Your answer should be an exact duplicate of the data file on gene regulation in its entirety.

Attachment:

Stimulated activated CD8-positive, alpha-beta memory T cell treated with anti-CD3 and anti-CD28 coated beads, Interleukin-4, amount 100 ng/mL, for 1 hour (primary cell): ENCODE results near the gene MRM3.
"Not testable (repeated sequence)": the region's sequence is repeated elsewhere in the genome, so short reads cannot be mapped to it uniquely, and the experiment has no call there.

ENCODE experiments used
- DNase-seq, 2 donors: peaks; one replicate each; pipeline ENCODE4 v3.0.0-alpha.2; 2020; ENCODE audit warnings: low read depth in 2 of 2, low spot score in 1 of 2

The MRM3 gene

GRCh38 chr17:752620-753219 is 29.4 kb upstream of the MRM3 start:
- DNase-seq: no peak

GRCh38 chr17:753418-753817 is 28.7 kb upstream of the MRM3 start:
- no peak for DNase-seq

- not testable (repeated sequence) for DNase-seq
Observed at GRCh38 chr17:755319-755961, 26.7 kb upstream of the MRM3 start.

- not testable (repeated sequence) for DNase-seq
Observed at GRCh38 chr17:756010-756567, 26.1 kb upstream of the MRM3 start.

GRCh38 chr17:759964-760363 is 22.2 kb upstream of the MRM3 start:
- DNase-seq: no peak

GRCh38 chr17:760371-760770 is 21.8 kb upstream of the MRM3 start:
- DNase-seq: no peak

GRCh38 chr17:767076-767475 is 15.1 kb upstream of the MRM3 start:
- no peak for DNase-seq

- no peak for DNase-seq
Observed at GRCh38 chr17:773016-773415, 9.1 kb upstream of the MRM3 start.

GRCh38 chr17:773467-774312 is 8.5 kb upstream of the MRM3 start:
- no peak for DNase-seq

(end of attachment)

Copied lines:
Stimulated activated CD8-positive, alpha-beta memory T cell treated with anti-CD3 and anti-CD28 coated beads, Interleukin-4, amount 100 ng/mL, for 1 hour (primary cell): ENCODE results near the gene MRM3.
"Not testable (repeated sequence)": the region's sequence is repeated elsewhere in the genome, so short reads cannot be mapped to it uniquely, and the experiment has no call there.

ENCODE experiments used
- DNase-seq, 2 donors: peaks; one replicate each; pipeline ENCODE4 v3.0.0-alpha.2; 2020; ENCODE audit warnings: low read depth in 2 of 2, low spot score in 1 of 2

The MRM3 gene

GRCh38 chr17:752620-753219 is 29.4 kb upstream of the MRM3 start:
- DNase-seq: no peak

GRCh38 chr17:753418-753817 is 28.7 kb upstream of the MRM3 start:
- no peak for DNase-seq

- not testable (repeated sequence) for DNase-seq
Observed at GRCh38 chr17:755319-755961, 26.7 kb upstream of the MRM3 start.

- not testable (repeated sequence) for DNase-seq
Observed at GRCh38 chr17:756010-756567, 26.1 kb upstream of the MRM3 start.

GRCh38 chr17:759964-760363 is 22.2 kb upstream of the MRM3 start:
- DNase-seq: no peak

GRCh38 chr17:760371-760770 is 21.8 kb upstream of the MRM3 start:
- DNase-seq: no peak

GRCh38 chr17:767076-767475 is 15.1 kb upstream of the MRM3 start:
- no peak for DNase-seq

- no peak for DNase-seq
Observed at GRCh38 chr17:773016-773415, 9.1 kb upstream of the MRM3 start.

GRCh38 chr17:773467-774312 is 8.5 kb upstream of the MRM3 start:
- no peak for DNase-seq